Back to Bangkok: No scams on the border to Bangkok journey, just expect to stop a few times as the driver looks to make some commission on passengers buying food / snacks.
Regular public bus: From Mochit Bus Station, there are two types of Express Bus – No. 60 takes around 5 and a half hours and No 921 takes four and a half. Departures throughout the day. Cost around 220 Baht to Aranyaprathet Bus Station then figure on 50 – 80 Baht for a tuk-tuk to the border 7Km away.
Back to Bangkok: As above but in reverse, tuk-tuk to the bus station, then regular buses for Bangkok.
Private car or taxi: Anywhere from 1,600 – 2,500 baht depending on how you book it and age & type of car, age & sanity of the driver etc But shouldn’t set you back more than 1,800 Baht and you will be dropped off at the border.
Back to Bangkok: 1,900 Baht from the well signposted taxi stand one minute walk from the border. Doubt you could haggle the price as there aren’t any other equivalent options.
Train: Two trains from Hualampong Station in Bangkok to Aranyaprathet. One at 05:55, takes 5 and a half hours and the other at 13:05 takes 4 and a half hours. Ticket price is 189 Baht. Then add on 50 – 80 Baht for the tuk-tuk ride to the border.
Back to Bangkok: Tuk-tuk from the border to the train station. There are two trains, one at 06:40 which you won’t make as the border doesn’t open until 07:00 and the other at 13:55. This takes 6 hours, price also 189 Baht.
What scams can you expect at the Aranyaprathet / Poipet border?
Important: As of late 2022 these don’t seem to apply, with the exception of a slightly pricey Cambodian visa – which isn’t a big deal. But it’s worth knowing about them in case they do re-appear in the future when tourism returns to normal.
From Koh Chang – Siem Reap:
If you don’t already have an E-visa, DON’T complete a visa application form anywhere except at the Cambodian Visa Office which is located after you pass through Thai Immigration.
DON’T believe anyone tells you that you need to change any Thai Baht to Cambodian Riel or into US Dollars ( unless it’s at a real bank ). Or that there are high withdrawal fees at Cambodian ATMs.
DON’T believe anyone tour agent who tells you that your bus/minibus will drop you at your hotel in Siem Reap or that you will arrive there late afternoon. Remember there is only one bus to Siem Reap at 3pm from the tourist passenger terminal a few kilometres from Poipet. You will be dropped off at a bus station few kilometres outside Siem Reap and will need to take a tuk-tuk to get to your hotel.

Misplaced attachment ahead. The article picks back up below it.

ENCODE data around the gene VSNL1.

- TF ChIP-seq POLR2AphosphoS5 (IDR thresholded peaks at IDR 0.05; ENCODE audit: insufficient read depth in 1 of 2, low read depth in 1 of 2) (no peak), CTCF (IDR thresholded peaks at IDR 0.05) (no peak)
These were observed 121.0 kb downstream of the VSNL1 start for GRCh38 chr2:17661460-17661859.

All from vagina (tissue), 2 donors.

If you decide to take a taxi from the border then there is nothing to stop you walking past the waiting area for the tourist passenger terminal shuttles and getting one for around US$30-40. DON’T believe anyone who tells you that you have to go to the passenger terminal. You can ignore them.
There is sometimes a ‘Health Check’ midway between Thai & Cambodian Immigration offices at the border. People who look like nurses will ask you to fill out a form to say you don’t have Ebola, Zika or whatever the currently trending tropical disease is. They won’t check anything you write and you’ll see that whilst you are filling out the form dozens of other people will wander past. But, at present, at least they aren’t asking any payment for the form. In the past you were asked for anything from 20 – 100 Baht. If that happens , smile, fill out the form but DON’T hand over any payment.
From Siem Reap – Koh Chang:
No real scams. But you might want to avoid the tourist price food & drinks at the tourist passenger terminal in Poipet. Also, when you reach the ferry, you will be offered the opportunity to stay in the van to your destination on Koh Chang. This will usually cost 100 – 200 Baht per person, compared to the pick-up truck taxi ride which is between 50 – 200 Baht. It is more convenient to let the van driver take you. DON’T believe the tour agency staff if they tell you that because it is the last ferry you might have to pay 1,000 Baht to get to your hotel or there won’t be any songtaews at the pier. That’s not true.
If you’ve decided that all this seems too much effort, then the trip from Phnom Penh to Koh Chang is much less hassle, as far as scams and long queues at the border are concerned. But is more expensive.